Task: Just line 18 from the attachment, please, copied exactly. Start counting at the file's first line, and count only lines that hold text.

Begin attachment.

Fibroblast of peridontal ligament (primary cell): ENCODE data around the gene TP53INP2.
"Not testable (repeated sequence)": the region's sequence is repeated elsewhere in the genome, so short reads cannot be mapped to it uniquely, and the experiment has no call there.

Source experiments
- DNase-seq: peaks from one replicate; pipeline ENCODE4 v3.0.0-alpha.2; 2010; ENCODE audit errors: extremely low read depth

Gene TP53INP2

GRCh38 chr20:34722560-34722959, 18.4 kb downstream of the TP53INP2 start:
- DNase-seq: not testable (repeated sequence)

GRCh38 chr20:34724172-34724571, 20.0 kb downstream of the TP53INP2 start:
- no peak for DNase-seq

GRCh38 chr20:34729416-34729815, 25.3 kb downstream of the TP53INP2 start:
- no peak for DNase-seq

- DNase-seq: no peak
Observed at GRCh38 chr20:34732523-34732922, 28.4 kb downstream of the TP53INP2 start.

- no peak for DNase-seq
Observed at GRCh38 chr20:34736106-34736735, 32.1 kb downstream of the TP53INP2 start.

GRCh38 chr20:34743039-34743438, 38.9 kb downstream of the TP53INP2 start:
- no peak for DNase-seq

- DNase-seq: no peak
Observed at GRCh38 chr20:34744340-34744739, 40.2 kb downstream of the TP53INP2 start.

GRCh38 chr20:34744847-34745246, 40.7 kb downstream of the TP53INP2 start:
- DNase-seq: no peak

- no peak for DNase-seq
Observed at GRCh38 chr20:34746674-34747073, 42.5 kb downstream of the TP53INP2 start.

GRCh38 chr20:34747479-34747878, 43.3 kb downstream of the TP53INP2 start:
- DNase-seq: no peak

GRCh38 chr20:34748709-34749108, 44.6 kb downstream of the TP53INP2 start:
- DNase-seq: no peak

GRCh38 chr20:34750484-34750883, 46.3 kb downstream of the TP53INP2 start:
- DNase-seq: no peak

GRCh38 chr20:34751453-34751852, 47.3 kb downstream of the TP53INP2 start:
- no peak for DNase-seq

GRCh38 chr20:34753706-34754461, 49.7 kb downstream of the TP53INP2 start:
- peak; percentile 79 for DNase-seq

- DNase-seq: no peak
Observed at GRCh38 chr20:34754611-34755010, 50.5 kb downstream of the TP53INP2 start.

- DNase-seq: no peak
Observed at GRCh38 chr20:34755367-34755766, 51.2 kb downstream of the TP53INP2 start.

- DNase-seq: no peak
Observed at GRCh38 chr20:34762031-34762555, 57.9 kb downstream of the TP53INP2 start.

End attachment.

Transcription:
- DNase-seq: no peak